Ghiz government cited for privacy breach 6 years after PNP whistleblowers came forward
Privacy Commissioner says government responsible for leaking personal information to P.E.I. Liberal Party
The Liberal government under then-premier Robert Ghiz was either directly or indirectly responsible for a privacy breach that involved leaking information to the P.E.I. Liberal Party during the 2011 provincial election, the Information and Privacy Commissioner has found.
The information included personal emails, employment records and details of a human rights complaint related to three former government employees who had gone public with concerns about the provincial nominee program.
The allegations from those three whistleblowers of fraud and bribery within the PNP attracted national attention, although no charges were laid in response to the allegations following investigations by both Canada Border Services and the RCMP.
The day the allegations were made public in the Globe and Mail on Sept.15, 2011, the Liberal Party of P.E.I. issued a media release including personal information on the three former government employees.
In the report on the six-year-long investigation, P.E.I.'s Privacy Commissioner Karen Rose concluded one of two things occurred.
Rose said either "someone within Economic Development and/or the Premier's Office and/or Executive Council … deliberately disclosed the personal information to the Liberal Party of PEI," or she said, an unknown third party deliberately disclosed the information because those three government bodies "failed to make reasonable security arrangements to prevent unauthorized disclosure to the Liberal Party of PEI."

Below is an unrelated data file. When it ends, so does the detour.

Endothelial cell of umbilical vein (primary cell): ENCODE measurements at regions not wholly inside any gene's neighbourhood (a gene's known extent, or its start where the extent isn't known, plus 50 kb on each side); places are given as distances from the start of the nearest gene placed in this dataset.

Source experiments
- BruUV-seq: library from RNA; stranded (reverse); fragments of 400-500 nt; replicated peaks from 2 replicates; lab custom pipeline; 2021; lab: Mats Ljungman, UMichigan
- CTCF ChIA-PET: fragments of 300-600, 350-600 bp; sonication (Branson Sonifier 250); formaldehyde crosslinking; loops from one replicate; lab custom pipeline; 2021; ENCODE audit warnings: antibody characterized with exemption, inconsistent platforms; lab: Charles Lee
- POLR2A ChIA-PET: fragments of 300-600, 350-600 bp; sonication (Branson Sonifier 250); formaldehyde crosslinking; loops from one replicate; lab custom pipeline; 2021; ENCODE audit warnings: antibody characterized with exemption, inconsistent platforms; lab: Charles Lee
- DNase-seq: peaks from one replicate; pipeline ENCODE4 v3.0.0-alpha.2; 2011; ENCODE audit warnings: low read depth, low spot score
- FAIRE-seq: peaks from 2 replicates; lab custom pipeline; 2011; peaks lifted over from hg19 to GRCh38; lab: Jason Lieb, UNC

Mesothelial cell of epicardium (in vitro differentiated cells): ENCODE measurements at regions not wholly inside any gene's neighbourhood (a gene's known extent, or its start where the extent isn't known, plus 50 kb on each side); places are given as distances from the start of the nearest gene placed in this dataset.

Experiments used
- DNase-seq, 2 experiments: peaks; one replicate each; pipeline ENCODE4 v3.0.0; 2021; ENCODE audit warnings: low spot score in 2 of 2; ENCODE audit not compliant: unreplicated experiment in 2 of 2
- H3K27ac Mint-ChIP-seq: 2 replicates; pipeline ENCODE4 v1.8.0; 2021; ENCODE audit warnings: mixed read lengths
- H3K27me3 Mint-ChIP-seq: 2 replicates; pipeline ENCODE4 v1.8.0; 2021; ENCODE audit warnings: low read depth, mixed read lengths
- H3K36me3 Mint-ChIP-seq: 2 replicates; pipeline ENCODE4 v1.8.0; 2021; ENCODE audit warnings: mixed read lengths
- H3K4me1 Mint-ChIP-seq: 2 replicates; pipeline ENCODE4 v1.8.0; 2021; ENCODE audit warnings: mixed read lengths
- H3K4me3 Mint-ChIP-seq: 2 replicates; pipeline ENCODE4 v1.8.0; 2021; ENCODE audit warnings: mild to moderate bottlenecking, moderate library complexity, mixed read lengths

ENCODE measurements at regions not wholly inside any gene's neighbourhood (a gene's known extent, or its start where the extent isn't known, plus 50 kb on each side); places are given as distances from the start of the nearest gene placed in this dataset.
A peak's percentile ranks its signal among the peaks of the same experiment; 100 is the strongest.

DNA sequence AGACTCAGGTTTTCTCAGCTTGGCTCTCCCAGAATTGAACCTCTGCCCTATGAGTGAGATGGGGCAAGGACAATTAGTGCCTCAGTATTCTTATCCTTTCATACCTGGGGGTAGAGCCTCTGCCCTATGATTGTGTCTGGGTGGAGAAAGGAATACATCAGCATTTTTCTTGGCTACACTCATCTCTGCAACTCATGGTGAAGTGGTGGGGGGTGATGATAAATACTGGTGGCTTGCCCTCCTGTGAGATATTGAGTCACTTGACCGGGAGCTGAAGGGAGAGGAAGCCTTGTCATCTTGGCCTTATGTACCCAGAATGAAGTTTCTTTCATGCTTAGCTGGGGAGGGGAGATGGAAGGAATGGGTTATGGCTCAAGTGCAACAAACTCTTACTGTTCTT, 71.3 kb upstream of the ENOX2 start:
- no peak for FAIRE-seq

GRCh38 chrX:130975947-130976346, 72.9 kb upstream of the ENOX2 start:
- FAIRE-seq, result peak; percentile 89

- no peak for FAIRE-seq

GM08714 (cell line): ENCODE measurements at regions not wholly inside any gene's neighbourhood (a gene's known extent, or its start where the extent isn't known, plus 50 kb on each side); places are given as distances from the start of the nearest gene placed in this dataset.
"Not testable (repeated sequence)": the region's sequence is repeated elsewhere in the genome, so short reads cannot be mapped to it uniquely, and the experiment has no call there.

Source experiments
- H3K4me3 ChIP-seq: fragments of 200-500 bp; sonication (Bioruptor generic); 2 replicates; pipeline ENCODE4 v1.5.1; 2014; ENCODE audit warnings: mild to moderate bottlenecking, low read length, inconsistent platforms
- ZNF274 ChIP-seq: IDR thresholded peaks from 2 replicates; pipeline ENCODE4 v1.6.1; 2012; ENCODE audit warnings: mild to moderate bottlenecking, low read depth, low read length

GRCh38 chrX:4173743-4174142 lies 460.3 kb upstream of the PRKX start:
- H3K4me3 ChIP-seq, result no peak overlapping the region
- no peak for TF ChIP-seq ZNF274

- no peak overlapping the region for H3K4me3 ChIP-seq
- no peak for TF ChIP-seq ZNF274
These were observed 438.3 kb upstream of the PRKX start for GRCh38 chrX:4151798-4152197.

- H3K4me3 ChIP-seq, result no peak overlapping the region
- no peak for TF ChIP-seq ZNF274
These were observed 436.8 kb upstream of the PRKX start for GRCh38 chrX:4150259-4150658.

In either case, the commissioner concluded a breach of the province's Freedom of Information and Protection of Privacy Act occurred.
While her investigation showed that the leaked information was shared internally in government within the three offices in question, Rose noted in her report the assertion from government that it was not responsible for the privacy breach.
However, the commissioner concluded the government's internal investigation, undertaken by the former deputy minister of economic development, was insufficient, and "did not meet even the most basic requirements of a breach management plan."
Recommendations for future
The commissioner laid out a number of recommendations to prevent future breaches of privacy. These include recommendations for staff training and for the development of policies and procedures to be followed when future breaches occur.
In a statement, the current MacLauchlan Liberal government noted the breach occurred "more than six years ago, under the previous government, and the key players involved are not a part of the current administration.
"This is something that would not have been, and will not be, tolerated under this current government. We do business differently. We have introduced a number of significant reforms related to accountability and transparency, including an ethics and integrity commissioner, and notably the whistleblower legislation currently before the Legislative Assembly."
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